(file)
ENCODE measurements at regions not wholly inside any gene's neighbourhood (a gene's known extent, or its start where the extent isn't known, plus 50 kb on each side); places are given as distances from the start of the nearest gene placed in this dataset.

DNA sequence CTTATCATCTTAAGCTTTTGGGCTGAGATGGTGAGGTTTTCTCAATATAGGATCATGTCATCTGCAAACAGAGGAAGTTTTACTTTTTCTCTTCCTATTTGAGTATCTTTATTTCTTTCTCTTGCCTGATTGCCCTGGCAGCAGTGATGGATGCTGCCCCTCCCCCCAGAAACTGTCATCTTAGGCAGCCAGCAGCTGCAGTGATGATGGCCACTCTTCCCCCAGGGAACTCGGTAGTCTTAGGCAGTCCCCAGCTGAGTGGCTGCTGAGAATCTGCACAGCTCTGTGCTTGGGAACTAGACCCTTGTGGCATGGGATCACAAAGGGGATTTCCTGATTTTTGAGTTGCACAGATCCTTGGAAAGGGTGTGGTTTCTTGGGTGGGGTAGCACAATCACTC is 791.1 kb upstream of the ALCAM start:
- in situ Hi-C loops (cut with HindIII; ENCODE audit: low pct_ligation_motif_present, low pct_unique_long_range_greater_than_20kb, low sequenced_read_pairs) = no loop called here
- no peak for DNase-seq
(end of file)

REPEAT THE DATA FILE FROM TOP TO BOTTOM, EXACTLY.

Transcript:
ENCODE measurements at regions not wholly inside any gene's neighbourhood (a gene's known extent, or its start where the extent isn't known, plus 50 kb on each side); places are given as distances from the start of the nearest gene placed in this dataset.

DNA sequence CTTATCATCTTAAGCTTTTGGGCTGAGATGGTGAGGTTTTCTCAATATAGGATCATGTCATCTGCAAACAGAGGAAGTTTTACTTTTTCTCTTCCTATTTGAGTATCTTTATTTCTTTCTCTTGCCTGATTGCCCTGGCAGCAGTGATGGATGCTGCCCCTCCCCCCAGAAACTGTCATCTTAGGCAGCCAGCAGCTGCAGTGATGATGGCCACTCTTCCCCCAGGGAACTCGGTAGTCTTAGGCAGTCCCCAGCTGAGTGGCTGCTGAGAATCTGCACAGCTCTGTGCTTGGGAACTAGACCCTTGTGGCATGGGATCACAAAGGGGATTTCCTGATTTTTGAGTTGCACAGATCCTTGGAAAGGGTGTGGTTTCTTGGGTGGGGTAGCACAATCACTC is 791.1 kb upstream of the ALCAM start:
- in situ Hi-C loops (cut with HindIII; ENCODE audit: low pct_ligation_motif_present, low pct_unique_long_range_greater_than_20kb, low sequenced_read_pairs) = no loop called here
- no peak for DNase-seq